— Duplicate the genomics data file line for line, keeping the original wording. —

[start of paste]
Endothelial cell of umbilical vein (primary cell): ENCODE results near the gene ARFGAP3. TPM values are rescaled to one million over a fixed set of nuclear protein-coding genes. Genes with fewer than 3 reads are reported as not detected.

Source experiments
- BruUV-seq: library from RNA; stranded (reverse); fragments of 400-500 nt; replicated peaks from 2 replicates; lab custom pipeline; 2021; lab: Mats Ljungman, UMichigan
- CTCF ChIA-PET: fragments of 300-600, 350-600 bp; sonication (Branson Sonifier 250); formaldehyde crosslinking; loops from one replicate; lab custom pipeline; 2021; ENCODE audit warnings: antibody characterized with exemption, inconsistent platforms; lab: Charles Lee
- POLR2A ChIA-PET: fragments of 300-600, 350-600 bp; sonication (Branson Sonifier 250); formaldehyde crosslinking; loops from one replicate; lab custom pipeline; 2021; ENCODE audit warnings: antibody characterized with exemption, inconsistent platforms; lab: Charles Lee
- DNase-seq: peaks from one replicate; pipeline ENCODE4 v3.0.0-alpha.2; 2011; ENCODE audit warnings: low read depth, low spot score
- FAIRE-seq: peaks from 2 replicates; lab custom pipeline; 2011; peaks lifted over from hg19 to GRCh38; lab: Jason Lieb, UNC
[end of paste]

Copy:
Endothelial cell of umbilical vein (primary cell): ENCODE results near the gene ARFGAP3. TPM values are rescaled to one million over a fixed set of nuclear protein-coding genes. Genes with fewer than 3 reads are reported as not detected.

Source experiments
- BruUV-seq: library from RNA; stranded (reverse); fragments of 400-500 nt; replicated peaks from 2 replicates; lab custom pipeline; 2021; lab: Mats Ljungman, UMichigan
- CTCF ChIA-PET: fragments of 300-600, 350-600 bp; sonication (Branson Sonifier 250); formaldehyde crosslinking; loops from one replicate; lab custom pipeline; 2021; ENCODE audit warnings: antibody characterized with exemption, inconsistent platforms; lab: Charles Lee
- POLR2A ChIA-PET: fragments of 300-600, 350-600 bp; sonication (Branson Sonifier 250); formaldehyde crosslinking; loops from one replicate; lab custom pipeline; 2021; ENCODE audit warnings: antibody characterized with exemption, inconsistent platforms; lab: Charles Lee
- DNase-seq: peaks from one replicate; pipeline ENCODE4 v3.0.0-alpha.2; 2011; ENCODE audit warnings: low read depth, low spot score
- FAIRE-seq: peaks from 2 replicates; lab custom pipeline; 2011; peaks lifted over from hg19 to GRCh38; lab: Jason Lieb, UNC